LONDON, (Reuters) – Euro zone business growth almost ground to a halt in July as demand dried up, according to a survey which showed a deepening downturn in manufacturing is affecting the bloc’s dominant services industry.
Last month the European Central Bank all but promised to ease policy further as the bloc’s growth outlook deteriorates and Monday’s survey will do little to sway market expectations for loosening.
IHS Markit’s Euro Zone Composite Final Purchasing Managers’ Index (PMI), considered a good measure of overall economic health, dropped to 51.5 in July from June’s 52.2.
That matched a preliminary reading, but in the past month moved closer to the 50 mark separating growth from contraction.
“The service sector continued to sustain the expansion of the overall euro zone economy at the start of the third quarter, but there are signs that the scale of the manufacturing downturn is starting to overwhelm,” said Chris Williamson, chief business economist at IHS Markit.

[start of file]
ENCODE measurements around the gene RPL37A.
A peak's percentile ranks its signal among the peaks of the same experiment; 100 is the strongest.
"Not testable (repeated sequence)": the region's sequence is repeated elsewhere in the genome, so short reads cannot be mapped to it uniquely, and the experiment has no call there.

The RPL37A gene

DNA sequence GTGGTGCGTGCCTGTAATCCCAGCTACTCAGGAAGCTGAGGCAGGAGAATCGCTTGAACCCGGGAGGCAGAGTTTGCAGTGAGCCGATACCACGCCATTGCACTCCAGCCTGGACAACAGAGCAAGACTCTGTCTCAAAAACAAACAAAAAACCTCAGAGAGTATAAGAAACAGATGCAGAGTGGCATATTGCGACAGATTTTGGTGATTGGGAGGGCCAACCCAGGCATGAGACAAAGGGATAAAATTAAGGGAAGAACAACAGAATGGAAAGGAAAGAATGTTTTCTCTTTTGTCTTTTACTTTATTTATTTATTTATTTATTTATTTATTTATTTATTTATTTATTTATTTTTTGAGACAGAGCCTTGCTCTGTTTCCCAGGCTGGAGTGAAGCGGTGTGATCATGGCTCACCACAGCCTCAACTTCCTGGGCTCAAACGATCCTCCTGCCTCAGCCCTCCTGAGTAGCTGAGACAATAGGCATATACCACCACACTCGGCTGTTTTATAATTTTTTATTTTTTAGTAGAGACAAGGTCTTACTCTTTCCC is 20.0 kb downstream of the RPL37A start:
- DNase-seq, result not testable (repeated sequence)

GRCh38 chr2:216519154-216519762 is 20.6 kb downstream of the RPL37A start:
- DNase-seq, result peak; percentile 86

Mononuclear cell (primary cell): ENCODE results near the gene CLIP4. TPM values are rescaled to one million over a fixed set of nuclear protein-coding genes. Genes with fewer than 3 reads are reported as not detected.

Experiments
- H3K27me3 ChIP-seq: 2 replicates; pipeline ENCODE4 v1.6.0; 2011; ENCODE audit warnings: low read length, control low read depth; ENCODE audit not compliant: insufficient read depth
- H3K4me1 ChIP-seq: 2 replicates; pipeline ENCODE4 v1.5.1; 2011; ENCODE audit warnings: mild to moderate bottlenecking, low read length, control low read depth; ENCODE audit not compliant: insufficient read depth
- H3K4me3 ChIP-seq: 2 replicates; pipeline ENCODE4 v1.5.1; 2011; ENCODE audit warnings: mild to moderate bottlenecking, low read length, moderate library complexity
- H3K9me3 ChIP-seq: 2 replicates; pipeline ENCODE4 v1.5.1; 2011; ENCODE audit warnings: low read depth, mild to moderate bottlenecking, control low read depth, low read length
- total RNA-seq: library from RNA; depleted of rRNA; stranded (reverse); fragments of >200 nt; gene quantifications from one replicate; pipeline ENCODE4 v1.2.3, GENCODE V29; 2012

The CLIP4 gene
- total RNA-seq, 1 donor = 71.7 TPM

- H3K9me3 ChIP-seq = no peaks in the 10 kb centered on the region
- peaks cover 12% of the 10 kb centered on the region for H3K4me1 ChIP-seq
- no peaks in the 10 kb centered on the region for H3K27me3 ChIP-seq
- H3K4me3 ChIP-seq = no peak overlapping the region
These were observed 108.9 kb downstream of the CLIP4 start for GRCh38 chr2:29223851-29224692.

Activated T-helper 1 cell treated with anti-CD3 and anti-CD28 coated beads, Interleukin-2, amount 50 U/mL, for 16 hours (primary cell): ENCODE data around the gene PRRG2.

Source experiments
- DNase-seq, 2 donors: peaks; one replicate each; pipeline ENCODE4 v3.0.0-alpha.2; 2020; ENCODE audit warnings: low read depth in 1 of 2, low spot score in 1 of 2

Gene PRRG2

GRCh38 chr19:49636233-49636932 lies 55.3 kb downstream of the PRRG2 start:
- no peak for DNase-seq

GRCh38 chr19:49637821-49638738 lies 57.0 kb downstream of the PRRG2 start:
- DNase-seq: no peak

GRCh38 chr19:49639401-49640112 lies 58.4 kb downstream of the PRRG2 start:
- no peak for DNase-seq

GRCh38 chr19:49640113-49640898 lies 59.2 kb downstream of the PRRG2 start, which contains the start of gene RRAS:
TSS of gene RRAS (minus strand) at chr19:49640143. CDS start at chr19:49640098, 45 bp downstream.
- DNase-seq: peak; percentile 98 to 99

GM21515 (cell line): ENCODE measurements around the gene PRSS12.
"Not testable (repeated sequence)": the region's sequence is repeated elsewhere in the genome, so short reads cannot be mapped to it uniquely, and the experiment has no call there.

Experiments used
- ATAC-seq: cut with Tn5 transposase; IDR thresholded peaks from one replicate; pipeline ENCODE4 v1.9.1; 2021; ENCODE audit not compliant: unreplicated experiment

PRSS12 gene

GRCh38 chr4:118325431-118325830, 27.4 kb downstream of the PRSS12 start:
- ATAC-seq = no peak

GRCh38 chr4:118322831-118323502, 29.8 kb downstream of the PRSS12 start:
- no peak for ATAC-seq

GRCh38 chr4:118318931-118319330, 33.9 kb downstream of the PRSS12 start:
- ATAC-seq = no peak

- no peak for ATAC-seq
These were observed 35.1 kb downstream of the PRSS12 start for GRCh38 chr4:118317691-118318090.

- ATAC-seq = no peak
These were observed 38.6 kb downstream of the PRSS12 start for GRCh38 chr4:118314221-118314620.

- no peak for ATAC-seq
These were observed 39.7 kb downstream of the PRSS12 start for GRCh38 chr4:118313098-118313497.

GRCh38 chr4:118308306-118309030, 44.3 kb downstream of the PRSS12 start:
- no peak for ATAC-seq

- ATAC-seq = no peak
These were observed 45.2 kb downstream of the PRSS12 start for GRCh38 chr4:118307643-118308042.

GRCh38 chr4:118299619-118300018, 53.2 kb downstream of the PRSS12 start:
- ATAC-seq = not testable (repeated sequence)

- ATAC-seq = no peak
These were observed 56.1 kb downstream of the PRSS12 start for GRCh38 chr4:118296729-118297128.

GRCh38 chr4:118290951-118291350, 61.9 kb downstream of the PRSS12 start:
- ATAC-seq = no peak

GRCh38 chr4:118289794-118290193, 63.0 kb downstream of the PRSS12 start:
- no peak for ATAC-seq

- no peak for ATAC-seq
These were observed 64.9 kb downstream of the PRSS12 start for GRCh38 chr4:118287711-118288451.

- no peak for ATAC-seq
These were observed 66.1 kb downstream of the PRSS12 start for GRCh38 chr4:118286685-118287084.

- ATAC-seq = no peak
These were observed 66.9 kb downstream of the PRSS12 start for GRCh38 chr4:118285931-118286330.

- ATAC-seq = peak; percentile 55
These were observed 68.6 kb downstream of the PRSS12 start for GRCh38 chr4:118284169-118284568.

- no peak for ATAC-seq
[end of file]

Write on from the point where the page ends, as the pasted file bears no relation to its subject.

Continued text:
Figures last week showed factory activity contracted in July at its fastest rate in six years and a PMI for the services industry fell to 53.2 from 53.6 the month before and below the flash reading of 53.3.
Forward-looking indicators suggested there won’t be a turnaround anytime soon and demand for services waned, hit by falling new export business — which includes trade between member countries of the euro zone. The sub-index dropped to 49.2 from 49.4.
That had an effect on broader optimism and a composite future output index fell to 58.8 from 59.2, its lowest reading since October 2014.
With the outlook gloomy — affected by trade war worries, slowing sales growth and Brexit woes — Williamson said the PMI indicated third-quarter economic growth of only around 0.1%, slower than the 0.3% predicted in a Reuters poll last month.
(Reporting by Jonathan Cable; Editing by Catherine Evans)